U.S. First Circuit - The FindLaw 1st Circuit Court of Appeals News and Information Blog

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In elections, there are winners and losers, and there are lawsuit filers, who are usually also the losers.

In the 2018 District 2 election in Maine, this is precisely the case, and the case of Representative Bruce Poliquin just doesn't look good. After the ranked-choice voting, that Maine voters approved a couple years ago, helped Poliquin's opponent Jared Golden win the race, Poliquin filed a lawsuit challenging ranked-choice voting as unconstitutional.

Massachusetts Gun Restrictions Don't Violate 2nd Amendment

A federal appeals court upheld gun restrictions in Massachusetts, saying the Second Amendment is strongest inside the home -- not outside.

In Gould v. Morgan, the U.S. First Circuit Court of Appeal affirmed a trial judge in upholding a firearms licensing statute. The law allowed gun owners to carry firearms in certain activities only.

The First Circuit said the statute had a substantial relationship to the government's interest in promoting public safety and preventing crime. That's also what Boston and Brookline said in defending their local laws.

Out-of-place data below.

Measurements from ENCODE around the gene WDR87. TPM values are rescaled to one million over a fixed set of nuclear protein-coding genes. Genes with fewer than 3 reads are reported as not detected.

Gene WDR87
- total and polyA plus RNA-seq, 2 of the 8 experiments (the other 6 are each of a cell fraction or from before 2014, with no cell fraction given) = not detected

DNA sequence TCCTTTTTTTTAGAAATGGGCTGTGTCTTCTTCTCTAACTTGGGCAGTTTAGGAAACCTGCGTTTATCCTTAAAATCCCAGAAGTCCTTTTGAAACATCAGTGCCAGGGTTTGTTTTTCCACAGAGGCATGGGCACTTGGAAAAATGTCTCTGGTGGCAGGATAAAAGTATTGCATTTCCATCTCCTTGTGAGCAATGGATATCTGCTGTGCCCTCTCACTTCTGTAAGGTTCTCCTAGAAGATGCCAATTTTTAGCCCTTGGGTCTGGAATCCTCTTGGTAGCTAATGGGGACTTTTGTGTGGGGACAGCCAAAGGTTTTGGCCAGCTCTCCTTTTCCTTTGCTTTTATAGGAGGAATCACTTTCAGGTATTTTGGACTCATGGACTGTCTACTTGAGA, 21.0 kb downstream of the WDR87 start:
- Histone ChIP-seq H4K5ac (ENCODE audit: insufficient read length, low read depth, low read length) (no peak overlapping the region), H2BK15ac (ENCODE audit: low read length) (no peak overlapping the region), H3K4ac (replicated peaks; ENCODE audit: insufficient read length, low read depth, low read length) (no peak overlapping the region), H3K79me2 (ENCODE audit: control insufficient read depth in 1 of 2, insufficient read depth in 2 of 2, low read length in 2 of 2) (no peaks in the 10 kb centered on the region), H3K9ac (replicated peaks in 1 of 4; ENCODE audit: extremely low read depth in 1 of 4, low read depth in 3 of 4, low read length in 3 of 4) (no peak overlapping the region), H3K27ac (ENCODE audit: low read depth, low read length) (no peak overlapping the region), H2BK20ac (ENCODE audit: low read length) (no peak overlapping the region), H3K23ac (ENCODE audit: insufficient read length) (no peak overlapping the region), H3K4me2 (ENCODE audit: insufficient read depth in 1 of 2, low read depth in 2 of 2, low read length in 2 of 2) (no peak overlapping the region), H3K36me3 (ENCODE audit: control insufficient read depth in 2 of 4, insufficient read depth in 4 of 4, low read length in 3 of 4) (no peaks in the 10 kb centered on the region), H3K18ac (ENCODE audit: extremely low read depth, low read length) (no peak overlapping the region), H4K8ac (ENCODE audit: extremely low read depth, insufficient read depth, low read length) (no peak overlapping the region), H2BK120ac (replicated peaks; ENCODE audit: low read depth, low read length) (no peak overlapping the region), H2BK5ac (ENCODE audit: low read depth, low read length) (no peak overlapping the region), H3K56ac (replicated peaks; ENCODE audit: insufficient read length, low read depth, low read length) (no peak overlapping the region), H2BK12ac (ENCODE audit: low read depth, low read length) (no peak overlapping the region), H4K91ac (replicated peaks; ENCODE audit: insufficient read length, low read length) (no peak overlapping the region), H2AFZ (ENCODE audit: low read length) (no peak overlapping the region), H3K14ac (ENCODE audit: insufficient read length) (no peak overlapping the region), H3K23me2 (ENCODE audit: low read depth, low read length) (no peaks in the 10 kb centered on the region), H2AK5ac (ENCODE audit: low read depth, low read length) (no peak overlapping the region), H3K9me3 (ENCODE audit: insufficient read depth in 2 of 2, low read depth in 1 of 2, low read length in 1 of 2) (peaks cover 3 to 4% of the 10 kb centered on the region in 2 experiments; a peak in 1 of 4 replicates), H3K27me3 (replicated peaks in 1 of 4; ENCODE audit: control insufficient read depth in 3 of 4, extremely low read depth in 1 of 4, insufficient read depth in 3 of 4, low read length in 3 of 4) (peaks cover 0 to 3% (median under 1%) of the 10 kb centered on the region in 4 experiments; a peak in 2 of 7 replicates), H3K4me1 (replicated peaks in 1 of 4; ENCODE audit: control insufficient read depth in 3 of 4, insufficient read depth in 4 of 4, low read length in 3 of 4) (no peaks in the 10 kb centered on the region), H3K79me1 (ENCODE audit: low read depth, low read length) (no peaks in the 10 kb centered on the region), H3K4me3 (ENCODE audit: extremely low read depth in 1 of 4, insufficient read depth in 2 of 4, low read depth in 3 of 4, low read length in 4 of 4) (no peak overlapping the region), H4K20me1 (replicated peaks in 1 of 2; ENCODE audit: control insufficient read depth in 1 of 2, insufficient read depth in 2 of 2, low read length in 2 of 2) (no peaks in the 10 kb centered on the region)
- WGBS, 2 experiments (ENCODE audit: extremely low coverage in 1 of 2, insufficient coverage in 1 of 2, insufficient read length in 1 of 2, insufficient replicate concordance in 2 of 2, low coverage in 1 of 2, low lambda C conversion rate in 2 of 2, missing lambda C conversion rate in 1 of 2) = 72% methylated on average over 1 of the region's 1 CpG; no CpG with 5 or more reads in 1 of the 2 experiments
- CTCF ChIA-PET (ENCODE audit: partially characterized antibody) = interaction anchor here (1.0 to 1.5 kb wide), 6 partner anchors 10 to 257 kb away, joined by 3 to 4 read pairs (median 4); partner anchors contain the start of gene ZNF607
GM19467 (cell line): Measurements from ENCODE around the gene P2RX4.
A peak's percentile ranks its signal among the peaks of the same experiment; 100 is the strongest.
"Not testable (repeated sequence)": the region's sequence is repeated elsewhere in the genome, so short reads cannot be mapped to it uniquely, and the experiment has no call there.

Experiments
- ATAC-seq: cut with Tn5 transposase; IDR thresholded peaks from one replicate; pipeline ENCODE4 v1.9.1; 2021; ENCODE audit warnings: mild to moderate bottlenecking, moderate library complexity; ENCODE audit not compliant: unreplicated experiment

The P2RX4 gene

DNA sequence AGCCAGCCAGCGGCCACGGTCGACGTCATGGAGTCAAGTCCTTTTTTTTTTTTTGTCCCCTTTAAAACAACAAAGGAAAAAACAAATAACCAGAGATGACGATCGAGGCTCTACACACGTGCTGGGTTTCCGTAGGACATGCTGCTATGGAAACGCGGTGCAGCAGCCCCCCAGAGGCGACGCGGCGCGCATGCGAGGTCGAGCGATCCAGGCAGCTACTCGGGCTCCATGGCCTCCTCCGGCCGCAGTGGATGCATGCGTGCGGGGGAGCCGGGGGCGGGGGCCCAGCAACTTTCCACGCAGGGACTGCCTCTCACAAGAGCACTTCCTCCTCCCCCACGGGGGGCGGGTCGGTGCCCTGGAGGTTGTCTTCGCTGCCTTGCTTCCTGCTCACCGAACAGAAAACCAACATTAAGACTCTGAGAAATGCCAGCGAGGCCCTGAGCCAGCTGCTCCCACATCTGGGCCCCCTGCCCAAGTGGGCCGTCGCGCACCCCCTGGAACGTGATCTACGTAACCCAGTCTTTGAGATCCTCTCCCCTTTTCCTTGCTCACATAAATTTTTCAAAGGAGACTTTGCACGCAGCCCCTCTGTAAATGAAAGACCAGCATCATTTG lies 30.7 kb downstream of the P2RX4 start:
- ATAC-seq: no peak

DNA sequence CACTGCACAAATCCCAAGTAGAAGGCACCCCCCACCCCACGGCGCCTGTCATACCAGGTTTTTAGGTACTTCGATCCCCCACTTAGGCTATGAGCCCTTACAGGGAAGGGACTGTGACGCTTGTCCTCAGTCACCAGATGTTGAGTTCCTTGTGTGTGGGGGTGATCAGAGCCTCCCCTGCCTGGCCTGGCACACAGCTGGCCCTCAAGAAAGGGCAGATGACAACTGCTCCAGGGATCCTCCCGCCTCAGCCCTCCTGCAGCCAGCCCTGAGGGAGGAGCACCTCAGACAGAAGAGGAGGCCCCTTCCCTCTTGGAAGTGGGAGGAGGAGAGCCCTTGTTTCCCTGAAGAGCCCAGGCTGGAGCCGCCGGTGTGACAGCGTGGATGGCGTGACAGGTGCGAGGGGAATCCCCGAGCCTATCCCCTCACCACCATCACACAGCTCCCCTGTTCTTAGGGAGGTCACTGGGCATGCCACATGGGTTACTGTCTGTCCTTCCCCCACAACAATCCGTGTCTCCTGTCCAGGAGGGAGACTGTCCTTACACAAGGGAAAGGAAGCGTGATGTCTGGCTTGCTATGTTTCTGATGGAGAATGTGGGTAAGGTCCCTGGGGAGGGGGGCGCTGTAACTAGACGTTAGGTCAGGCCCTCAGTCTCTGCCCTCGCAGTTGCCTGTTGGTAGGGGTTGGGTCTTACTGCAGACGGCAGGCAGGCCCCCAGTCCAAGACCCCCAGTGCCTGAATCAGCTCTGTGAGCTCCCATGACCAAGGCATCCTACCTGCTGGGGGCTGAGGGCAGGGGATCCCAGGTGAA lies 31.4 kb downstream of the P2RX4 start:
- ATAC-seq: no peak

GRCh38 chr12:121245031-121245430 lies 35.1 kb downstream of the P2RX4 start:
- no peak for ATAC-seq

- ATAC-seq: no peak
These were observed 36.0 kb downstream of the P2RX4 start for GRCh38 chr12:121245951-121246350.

For the general public, the next few months may be a real test of the public's patience. That's because arguments, evidence, and post-trial motions, have been taken under submission by the Federal District Court in Massachusetts in the big Harvard anti-affirmative action case. Lawyers may be used to waiting for big decisions, but the public might be tested as one isn't expected until next year.

If you're a regular reader of our blogs, or manage to keep your finger on the pulse of national legal news, then you already know about this case and some of the juicy related controversies. If you're just waking up from a coma, or somehow managed to miss headlines, anti-affirmative action supporters are basically claiming that Asian-American students are given lower admissions scores because they are Asian; the school basically claims the students who have lower personality scores are just boring.

Eddie Bauer Store Accused of Racial Hostility in Lawsuit

A young, well-dressed African-American man interviewed for a job at Eddie Bauer, but he didn't get the job and he never knew why.